With 25,000 square feet of new leases in hand since last fall, Casa Bonita’s new owner wants to fill the parking lot.
Broad Street Realty will host the first of a once-weekly farmers market Wednesday night at Casa Bonita-anchored shopping center Lamar Station Plaza. It’s a plan to get more potential shoppers out to the Lakewood strip center a year after Broad Street bought the complex.
“We want to turn the center around and make it a cool place for the community to gather,” said Melissa Nochlin, a Broad Street broker. “We thought a farmers market would be a good idea because there isn’t one close by.”
Miller Farms will be the sole vendor at the inaugural Lamar Station farmers market scheduled to run from 4 p.m. to 7 p.m. Wednesday. But Nochlin wants to add vendors quickly, and Broad Street is currently looking for an outside company to manage the market.
Broad Street will let vendors set up shop for free for the first two events and plans to charge 10 percent of gross sales at each market after that.
For now Lamar Station will host a farmers market each Wednesday afternoon through the summer. Nochlin said she hopes to build up enough vendors and guests to make it a year-round, indoor and outdoor event by the end of summer 2016.
“Our goal is to hopefully have 10 vendors in the next month or so hop on board and really make this a cool project,” she said. “I think the sky is sort of the limit as far as long term, maybe it’s a rotating set of vendors where every Tuesday is X, Y and Z and every Thursday is another group.”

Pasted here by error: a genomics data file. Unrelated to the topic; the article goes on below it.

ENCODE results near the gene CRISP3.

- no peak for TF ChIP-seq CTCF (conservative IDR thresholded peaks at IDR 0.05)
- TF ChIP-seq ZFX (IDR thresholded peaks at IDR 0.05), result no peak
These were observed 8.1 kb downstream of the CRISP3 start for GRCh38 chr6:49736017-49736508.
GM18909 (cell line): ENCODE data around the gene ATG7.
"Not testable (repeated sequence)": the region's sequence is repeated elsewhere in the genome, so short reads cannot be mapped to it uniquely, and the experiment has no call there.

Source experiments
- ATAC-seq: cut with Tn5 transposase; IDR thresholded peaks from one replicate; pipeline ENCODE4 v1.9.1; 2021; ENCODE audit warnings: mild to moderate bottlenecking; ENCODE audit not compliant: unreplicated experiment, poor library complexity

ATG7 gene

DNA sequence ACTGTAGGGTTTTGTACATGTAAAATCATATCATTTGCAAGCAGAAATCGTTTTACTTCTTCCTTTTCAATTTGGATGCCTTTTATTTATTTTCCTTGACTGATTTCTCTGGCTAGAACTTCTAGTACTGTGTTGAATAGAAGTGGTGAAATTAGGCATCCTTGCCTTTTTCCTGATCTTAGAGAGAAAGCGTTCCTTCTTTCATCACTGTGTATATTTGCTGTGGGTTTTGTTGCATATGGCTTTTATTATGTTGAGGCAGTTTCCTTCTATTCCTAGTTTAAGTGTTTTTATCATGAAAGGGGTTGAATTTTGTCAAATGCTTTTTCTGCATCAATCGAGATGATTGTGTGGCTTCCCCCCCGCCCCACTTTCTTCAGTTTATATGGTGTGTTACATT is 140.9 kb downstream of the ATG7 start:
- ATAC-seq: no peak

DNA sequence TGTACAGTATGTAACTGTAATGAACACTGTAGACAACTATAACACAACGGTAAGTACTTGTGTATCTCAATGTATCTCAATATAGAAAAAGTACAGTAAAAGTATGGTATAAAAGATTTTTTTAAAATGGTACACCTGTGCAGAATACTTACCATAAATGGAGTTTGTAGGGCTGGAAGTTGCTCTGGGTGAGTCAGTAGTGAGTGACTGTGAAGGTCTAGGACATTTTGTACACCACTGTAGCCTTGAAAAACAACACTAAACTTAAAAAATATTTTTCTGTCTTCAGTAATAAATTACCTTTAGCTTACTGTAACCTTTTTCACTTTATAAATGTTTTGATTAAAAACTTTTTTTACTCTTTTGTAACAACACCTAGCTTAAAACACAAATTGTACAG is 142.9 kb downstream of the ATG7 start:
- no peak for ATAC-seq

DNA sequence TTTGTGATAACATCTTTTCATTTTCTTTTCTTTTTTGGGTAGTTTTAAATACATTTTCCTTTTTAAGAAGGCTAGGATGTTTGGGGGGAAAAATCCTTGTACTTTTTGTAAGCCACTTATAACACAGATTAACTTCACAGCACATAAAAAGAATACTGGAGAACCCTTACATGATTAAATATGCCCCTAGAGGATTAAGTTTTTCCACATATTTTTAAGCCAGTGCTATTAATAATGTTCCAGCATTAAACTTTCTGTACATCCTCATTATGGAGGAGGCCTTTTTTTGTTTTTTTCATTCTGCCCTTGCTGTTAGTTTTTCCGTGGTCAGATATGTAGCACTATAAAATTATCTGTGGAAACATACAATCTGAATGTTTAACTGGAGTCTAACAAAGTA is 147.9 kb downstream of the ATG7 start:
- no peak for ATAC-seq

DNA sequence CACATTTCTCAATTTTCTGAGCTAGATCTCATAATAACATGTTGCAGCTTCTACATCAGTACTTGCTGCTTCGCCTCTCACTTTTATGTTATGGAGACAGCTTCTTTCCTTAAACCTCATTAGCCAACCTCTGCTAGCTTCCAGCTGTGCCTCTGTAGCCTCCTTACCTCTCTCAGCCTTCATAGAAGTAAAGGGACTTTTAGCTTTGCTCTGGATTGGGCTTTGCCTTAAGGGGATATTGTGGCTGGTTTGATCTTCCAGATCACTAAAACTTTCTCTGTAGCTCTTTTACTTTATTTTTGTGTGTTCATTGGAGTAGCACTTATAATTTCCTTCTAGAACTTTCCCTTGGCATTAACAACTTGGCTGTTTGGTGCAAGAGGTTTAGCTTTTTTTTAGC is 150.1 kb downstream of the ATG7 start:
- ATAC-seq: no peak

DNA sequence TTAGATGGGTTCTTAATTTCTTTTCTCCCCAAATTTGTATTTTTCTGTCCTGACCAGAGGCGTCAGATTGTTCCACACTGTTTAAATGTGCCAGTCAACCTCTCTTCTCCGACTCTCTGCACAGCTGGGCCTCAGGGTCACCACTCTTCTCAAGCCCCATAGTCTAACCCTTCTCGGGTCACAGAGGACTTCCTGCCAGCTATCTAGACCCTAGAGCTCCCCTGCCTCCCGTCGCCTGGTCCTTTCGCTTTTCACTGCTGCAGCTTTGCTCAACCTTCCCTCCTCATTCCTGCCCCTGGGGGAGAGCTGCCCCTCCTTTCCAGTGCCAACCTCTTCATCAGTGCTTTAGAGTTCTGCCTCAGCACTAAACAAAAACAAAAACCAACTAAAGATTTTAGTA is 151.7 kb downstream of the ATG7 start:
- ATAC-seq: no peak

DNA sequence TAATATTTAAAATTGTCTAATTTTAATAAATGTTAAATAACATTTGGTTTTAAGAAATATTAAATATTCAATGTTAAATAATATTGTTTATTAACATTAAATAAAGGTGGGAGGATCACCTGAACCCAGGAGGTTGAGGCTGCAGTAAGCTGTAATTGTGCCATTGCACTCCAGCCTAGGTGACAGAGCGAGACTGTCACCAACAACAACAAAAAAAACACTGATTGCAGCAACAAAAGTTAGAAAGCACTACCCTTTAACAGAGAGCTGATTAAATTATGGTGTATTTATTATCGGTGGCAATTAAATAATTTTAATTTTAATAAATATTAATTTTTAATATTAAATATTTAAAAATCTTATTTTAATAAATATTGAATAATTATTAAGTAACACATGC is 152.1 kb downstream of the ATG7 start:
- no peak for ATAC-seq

Lamar Station Plaza, formerly known as the JCRS Shopping Center, totals about 200,000 square feet of retail space. Broad Street bought the center in April 2014 for $8.25 million, Jefferson County records show.
Nochlin said the center is seeking fast-casual eateries and a coffeehouse. And she said her firm is hungry for a larger, marquee-type restaurant at a former Hollywood Video corner parcel. Per-square-foot lease rates are in the mid to upper teens, she said.
Broad Street Realty hopes to eventually have the farmers market running the same hours as Lamar Station’s brick-and-mortar tenants, but Nochlin said they’ll need to add more food and craft vendors to the roster in order to make it happen.
“We’d love to have it every day open 9 a.m. to 9 p.m., but probably in the first iterations, that won’t be feasible given the amount of people we’d need on board and the sheer ability to have fresh produce year-round,” Nochlin said.